In spite of rapid growth in health personnel, access to health facilities was limited particularly due to rising cost of medical services and medicines, unequal distribution of health facilities between urban/rural areas, and inefficient utilisation of available health resources For example, doctor's consulting fees, on average, increased by 12.32 percent per annum during 1973-93. Furthermore, despite government announcements to control the prices of medicines (particularly of life-saving drugs), the prices have increased by more than 100 percent during the recent years.

In many cases, the infrastructure was available but could not be fully utilised because of the shortage of funds for personnel, medicines, and maintenance. Mubarak (1990) reports that negligence of health personnel also results in lower utilisation of health facilities. According to his study, health providers are not available to patients for 60 percent of the official working hours and 90 percent of the total time. About 33 percent of rural health facilities do not open on time in the morning. (6) Furthermore, the efforts to provide incentives to doctors to work in rural areas have resulted in private practice in areas of their choice, usually urban. According to the Annual Report of the Director General Health (ARDGA--1990-91), the number of private practitioners (males) increased at a growth rate of 9.2 percent per annum during 1978-90. This rapid growth in private practitioners, with rapid rise in doctor's fees and rising cost of medicine, has worsened the quality of health services available in rural areas. Furthermore, despite rapid growth in the number of health personnel, ARDGA-1990-91 reports that almost 50 percent of the vacancies are not filled. This is another indicator of the poor quality of health service available in public hospitals. Understaffing and lack of other facilities affects the efficiency of the existing staff. are the major causes of lower utilisation of government health facilities.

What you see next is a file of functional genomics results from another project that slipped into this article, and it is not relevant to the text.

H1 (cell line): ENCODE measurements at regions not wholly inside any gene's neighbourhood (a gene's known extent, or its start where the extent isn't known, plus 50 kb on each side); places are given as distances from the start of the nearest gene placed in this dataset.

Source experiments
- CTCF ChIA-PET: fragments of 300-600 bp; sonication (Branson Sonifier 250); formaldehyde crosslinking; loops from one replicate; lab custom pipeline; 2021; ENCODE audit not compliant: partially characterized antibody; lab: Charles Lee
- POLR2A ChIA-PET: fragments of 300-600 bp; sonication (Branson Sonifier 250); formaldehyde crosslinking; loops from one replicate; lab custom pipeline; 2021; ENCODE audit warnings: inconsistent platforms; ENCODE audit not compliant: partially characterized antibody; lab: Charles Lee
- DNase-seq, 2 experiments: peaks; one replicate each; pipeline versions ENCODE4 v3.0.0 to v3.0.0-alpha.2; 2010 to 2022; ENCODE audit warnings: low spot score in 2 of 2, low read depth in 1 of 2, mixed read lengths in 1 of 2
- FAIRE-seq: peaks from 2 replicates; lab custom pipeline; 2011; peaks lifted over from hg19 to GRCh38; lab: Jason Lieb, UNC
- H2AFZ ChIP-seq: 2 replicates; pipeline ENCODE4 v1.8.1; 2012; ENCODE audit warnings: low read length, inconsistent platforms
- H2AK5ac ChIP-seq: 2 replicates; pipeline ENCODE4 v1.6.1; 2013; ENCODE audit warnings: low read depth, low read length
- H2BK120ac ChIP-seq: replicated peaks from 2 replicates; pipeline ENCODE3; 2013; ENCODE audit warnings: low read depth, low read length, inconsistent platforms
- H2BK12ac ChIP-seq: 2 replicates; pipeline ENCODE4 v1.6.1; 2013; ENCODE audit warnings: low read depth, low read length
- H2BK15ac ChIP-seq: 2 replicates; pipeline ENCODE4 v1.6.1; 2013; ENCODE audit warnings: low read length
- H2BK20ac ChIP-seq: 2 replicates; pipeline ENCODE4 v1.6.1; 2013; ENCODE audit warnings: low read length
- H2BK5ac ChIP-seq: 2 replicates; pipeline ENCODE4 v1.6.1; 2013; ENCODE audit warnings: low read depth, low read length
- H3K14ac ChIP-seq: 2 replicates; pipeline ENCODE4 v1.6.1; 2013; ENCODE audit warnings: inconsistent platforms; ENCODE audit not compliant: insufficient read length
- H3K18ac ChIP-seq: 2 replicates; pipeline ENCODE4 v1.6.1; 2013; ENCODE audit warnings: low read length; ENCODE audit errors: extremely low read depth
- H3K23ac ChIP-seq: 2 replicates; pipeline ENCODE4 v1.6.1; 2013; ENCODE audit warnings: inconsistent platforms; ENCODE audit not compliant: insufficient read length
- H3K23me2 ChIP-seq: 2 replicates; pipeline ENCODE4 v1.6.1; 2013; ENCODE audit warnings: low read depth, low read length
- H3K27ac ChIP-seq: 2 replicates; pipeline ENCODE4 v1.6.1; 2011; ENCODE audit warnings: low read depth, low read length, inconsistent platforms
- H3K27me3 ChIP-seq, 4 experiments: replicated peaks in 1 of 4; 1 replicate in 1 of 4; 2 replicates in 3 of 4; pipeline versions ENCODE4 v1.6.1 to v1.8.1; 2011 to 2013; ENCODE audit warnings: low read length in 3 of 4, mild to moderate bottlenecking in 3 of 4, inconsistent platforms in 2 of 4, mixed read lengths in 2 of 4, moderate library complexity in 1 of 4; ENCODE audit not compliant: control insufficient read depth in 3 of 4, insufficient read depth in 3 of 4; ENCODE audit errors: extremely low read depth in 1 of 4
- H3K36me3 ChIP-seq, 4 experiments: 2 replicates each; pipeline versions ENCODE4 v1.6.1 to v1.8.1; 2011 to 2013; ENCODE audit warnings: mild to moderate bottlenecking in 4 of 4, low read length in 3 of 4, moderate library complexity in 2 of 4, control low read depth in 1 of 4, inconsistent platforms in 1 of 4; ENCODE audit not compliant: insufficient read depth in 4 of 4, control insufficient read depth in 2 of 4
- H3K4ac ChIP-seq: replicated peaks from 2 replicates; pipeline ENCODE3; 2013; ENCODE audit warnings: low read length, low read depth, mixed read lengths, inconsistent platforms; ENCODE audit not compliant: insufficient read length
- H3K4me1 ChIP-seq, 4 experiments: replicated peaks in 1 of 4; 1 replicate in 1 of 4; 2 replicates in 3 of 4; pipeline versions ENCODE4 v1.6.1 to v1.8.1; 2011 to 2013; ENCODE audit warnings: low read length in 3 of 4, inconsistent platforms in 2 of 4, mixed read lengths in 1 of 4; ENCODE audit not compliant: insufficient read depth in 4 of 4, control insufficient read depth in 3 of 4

Concluding this section, we can say that the existing health facilities are grossly inefficient and underutilised. In order to improve the quantity and quality of health resources, we need to do the following: increase the number of health facilities; allocate sufficient resources to make them function properly; effective supervision; provision of sufficient incentives for the health personnel; and active involvement of the community are important factors. These steps are required to achieve a higher and efficient level of utilisation.

2. MODEL, METHODOLOGY, AND DATA